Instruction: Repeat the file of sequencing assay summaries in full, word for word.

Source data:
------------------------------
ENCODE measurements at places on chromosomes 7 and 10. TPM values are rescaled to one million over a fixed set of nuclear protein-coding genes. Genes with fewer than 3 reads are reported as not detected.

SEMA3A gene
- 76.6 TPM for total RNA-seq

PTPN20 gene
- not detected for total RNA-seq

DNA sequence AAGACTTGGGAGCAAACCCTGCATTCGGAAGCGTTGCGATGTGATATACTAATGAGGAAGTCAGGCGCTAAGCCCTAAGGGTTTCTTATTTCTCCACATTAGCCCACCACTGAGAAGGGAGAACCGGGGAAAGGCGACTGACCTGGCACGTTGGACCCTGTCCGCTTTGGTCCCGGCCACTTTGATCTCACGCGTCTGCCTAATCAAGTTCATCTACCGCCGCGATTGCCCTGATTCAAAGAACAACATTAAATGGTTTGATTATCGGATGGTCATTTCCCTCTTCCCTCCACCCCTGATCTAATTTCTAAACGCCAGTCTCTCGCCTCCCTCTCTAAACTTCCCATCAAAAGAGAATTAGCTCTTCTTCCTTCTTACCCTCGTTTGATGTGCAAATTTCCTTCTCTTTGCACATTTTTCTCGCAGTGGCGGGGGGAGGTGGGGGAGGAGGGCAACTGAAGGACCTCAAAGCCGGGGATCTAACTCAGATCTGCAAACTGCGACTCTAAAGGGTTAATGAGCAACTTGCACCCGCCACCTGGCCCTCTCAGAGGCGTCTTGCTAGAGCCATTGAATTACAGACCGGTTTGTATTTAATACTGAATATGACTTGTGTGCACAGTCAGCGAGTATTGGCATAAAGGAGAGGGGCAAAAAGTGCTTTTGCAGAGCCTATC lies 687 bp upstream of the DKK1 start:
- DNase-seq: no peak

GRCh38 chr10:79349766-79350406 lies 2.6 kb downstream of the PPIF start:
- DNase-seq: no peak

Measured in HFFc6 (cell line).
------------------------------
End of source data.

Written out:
ENCODE measurements at places on chromosomes 7 and 10. TPM values are rescaled to one million over a fixed set of nuclear protein-coding genes. Genes with fewer than 3 reads are reported as not detected.

SEMA3A gene
- 76.6 TPM for total RNA-seq

PTPN20 gene
- not detected for total RNA-seq

DNA sequence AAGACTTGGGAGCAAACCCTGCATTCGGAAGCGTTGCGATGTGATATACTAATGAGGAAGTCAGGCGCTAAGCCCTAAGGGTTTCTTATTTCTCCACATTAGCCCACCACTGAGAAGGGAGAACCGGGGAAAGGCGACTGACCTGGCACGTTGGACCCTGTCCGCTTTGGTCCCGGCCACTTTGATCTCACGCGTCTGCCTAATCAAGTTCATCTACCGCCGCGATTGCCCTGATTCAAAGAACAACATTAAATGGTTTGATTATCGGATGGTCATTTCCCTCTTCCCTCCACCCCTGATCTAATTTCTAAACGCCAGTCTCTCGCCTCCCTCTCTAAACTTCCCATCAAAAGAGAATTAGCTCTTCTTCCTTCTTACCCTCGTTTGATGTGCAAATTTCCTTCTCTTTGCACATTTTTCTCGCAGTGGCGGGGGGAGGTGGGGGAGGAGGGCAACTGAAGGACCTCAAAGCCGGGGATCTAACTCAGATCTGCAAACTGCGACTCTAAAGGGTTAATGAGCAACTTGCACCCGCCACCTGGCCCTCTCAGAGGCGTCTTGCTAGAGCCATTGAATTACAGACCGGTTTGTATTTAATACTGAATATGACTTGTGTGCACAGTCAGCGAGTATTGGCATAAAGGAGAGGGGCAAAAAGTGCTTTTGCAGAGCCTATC lies 687 bp upstream of the DKK1 start:
- DNase-seq: no peak

GRCh38 chr10:79349766-79350406 lies 2.6 kb downstream of the PPIF start:
- DNase-seq: no peak

Measured in HFFc6 (cell line).